Saturday, June 18, 2011

Video Race

The video race was a good time all around. The idea of "Hello Neighbor" was very vast and it was clear that an array of different styles and interpretations would come from all of our projects.

It was very cool getting to watch everyones project outside on the big screen. It was a nice environment to hangout and watch what everyone had done.

If I had to pick a favorite I would be torn between Palmer's and Ryans. Palmer had a rich experimental film while Ryan's did a fresh, recognizable, and truthful way of telling a story.

All in all, everyone had interesting video race projects. Fun and unique stories were told using an array of techniques.

In my short film I was gave a sorta montage to the short film Plastic Bag, which I have attached. Narrated by Werner Herzog:

The Rough Theatre

The concept of the Rough Theatre is very interesting to me. It seeks to embody the the truths of life. Peter Brooks states, "The Rough Theatre deals with men's actions and because it is down to earth and direct - because it admits the wickedness and laughter - the rough and ready seems better than the holy way." With this quote it is clear that filmmakers that execute the RoughTheatre approach seek to capture a honest glimpse into the society and not over glamorizing certain aspects.

This instantly reminds me of the filmmaker John Cassavettes. He would take a less than standard approach into making his films that remind me of the unconventional methods of the Rough Theatre. The idea that true human emotions could be expressed in a manner that came of sincere and honest.

Below is a short clip of Cassavettes speaking of is unorthodox techniques:

The Rough Theatre was also known as the Human Theatre. It sought to capture true moments of humanity, life, and reality. Improvisations were encouraged for an organic natural feel was the intention of their techniques.

The Rough Theatre seeks to recreate and redefine the conventions on what, how, and they a cinematic story is told.

Monday, June 13, 2011

3D Project

I believe it is to safe to say that our group had a great selection of genres to explore within this project. Gangster, Samurai, and Western are three themes that more everyone is familiar with.When exploring ideas off setting and locations we wanted embody places that will well represent each theme presented.

With the Gangster theme we knew we needed something that was ultimately dark and gritty. I pictured a grimy alleyway where a smooth criminal lurked waited for his prey. In this case we made our gangster post up in a alleyway waiting to sell drugs. Here is an example of the tone we were seeking to recreate:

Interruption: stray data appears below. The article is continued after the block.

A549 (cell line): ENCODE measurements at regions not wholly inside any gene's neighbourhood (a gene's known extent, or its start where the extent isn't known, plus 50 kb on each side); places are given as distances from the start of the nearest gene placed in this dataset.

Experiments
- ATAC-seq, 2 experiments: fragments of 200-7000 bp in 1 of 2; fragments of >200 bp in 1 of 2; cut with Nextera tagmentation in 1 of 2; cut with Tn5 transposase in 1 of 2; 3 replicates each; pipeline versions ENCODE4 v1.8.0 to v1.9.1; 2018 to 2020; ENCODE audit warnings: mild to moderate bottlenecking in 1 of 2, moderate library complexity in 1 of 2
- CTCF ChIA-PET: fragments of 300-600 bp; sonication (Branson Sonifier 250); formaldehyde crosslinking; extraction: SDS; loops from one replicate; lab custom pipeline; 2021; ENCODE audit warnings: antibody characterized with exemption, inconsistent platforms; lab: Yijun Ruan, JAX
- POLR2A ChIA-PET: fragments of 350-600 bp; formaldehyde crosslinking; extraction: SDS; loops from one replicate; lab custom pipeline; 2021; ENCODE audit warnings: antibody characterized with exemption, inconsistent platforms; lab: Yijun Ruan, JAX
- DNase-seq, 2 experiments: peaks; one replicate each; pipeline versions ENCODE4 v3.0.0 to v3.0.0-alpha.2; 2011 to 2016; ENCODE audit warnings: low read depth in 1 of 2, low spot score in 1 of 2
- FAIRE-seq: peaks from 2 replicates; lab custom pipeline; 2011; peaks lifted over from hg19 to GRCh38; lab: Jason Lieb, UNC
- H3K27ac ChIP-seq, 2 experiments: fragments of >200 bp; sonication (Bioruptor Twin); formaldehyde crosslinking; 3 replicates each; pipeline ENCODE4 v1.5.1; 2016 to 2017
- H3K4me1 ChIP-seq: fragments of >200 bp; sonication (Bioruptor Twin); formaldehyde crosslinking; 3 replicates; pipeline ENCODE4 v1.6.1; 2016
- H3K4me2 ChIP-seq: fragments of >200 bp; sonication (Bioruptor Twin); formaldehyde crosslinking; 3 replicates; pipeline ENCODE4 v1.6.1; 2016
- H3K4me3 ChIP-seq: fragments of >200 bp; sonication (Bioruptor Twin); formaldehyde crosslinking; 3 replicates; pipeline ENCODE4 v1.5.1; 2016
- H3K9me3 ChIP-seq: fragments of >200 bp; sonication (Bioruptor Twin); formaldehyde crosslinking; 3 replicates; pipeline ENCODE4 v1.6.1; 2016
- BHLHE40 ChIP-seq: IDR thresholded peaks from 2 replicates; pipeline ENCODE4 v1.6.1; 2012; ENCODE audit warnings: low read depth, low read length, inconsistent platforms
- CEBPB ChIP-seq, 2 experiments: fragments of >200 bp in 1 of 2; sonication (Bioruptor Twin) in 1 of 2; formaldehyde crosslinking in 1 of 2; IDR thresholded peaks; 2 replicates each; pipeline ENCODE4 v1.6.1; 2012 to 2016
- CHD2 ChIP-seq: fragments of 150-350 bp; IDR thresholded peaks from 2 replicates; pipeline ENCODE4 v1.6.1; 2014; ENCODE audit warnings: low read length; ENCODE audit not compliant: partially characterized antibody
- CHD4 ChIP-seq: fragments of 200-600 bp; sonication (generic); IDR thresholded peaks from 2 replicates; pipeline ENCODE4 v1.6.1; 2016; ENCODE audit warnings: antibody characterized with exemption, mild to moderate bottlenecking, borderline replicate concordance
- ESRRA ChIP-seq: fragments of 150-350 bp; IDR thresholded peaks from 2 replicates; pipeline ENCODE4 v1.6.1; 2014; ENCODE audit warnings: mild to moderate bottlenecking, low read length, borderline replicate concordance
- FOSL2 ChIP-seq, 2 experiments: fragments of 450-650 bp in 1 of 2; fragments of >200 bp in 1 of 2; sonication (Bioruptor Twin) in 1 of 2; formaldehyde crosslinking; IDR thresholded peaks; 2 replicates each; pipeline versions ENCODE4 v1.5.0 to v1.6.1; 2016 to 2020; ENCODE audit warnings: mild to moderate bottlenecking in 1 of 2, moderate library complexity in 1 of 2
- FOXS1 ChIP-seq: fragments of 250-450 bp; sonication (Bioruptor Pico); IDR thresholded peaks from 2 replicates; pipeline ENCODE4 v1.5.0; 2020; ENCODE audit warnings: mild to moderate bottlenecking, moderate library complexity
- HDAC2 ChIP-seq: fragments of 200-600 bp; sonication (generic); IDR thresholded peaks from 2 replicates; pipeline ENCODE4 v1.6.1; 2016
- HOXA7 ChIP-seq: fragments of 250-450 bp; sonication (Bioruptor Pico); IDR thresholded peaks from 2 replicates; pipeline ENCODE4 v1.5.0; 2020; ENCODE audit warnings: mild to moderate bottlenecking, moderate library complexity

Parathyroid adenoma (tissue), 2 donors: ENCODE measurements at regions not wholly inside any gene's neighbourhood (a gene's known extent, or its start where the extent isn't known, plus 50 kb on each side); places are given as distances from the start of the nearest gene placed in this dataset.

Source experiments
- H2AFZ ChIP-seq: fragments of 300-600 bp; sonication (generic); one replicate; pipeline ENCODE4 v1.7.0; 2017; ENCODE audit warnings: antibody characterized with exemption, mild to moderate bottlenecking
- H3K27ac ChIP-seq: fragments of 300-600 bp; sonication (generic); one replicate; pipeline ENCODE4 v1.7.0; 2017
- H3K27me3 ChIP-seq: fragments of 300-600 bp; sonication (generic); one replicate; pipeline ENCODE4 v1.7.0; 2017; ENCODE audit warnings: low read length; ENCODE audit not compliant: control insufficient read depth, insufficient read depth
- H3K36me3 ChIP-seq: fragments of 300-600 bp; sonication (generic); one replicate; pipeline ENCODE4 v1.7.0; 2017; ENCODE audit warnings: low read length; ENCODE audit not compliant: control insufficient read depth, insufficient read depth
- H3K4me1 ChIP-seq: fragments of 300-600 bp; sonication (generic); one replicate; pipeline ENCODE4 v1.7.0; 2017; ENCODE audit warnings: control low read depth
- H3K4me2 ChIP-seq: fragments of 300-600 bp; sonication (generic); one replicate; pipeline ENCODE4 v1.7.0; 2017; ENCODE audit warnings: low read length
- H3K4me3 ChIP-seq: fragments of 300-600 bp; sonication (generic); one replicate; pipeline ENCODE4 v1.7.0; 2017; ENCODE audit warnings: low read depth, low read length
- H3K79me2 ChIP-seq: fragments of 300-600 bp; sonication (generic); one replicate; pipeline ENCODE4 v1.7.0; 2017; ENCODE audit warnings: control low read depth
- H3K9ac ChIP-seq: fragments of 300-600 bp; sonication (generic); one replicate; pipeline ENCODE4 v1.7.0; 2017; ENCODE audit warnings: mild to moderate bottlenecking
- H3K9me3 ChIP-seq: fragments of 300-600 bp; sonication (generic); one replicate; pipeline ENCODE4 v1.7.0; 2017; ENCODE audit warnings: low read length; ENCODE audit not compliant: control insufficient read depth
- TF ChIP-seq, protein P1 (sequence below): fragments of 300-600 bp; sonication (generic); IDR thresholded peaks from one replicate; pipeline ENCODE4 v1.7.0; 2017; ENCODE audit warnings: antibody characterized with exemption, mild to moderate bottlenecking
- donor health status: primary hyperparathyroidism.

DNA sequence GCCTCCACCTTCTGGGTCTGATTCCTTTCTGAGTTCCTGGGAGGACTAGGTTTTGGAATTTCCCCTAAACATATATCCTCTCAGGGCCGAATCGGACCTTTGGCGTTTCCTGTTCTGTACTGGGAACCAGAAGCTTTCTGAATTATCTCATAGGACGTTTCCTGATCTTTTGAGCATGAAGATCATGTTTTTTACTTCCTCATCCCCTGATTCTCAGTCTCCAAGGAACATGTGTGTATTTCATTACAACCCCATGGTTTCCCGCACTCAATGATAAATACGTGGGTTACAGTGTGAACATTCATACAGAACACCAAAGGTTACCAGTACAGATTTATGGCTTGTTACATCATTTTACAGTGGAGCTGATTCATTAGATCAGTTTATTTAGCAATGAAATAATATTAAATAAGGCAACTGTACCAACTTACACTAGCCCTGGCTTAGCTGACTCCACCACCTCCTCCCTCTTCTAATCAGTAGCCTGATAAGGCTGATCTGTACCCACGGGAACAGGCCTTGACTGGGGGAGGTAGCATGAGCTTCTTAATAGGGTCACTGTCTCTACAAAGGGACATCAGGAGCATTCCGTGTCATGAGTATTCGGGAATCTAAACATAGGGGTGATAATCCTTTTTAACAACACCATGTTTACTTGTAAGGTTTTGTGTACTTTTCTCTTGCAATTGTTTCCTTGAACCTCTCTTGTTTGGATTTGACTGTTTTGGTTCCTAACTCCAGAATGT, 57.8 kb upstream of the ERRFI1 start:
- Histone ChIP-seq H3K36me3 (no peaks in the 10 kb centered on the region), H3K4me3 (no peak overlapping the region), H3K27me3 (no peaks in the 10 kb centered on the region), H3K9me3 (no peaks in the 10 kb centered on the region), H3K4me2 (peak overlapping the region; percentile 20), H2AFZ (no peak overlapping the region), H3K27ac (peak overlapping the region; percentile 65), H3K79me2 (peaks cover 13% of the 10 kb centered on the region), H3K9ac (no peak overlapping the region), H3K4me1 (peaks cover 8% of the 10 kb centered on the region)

In our 3D project we evoked the darkness seen in the picture. We also try to motif the style and era, making in contrasty and gritty.

With the Samurai aspect of our project we knew that we need a scenic area of sorts. We brainstormed about what makes of a Samurai movie we all thought of the great landscapes. We knew that the trees, mountains, etc, provide for a rich and lush perspective and provides a backdrop full of depth. In this example you can see the vastness Samurai cinema put their characters in nature:

In our 3D project we dabble with simliar framing and used our surroundings to create a sense of depth and nature within the environment and trees.

When people think of Westerns automatically the idea of guns, fires, and the cowboy comes to mind. We new that we had to have that cowboy flare when tackling that theme knowing that a sense of style, confidence, and a badass should emerge from that character. With the example shown a true sense of a western cowboy can be seen:

When executing our 3d project we tried to create a sort of area that showed the cowboys den. We tried to create depth within our frame with a fire place and chair separating our character.

All in all the 3d exercise was a great experience and I can not wait to take it into post and further explore and manipulate what we have captured.

3D Proeject

Monday, June 6, 2011

Long-Take Experience

Our group had a lot of fun with the whole long-take project from the beginning to end. Being able to load/thread the camera, blocking out a scene, executing a scene, developing our film and also transferring it to HD in a very minimal time frame was very exciting.

We had a great time with blocking and executing the idea of our scene. We new that we had only one shot of roughly a minute to capture a long-take. We opted with the floating camera approach, with a slight semi-subjective feel. We explored the idea of an establishing shot (on the cement as the jeep enters) and a closing shot (smoke bomb) within our story. We also tried to incorporate a large amount of compositions when we could. We dabbled with Wide, Three Shots, Tracking Shots, Close-ups, Medium Close-ups, Over the Shoulders, and maybe a couple more. It was fun and a challenge to mix all these elements in our execution in such a short time with only one take.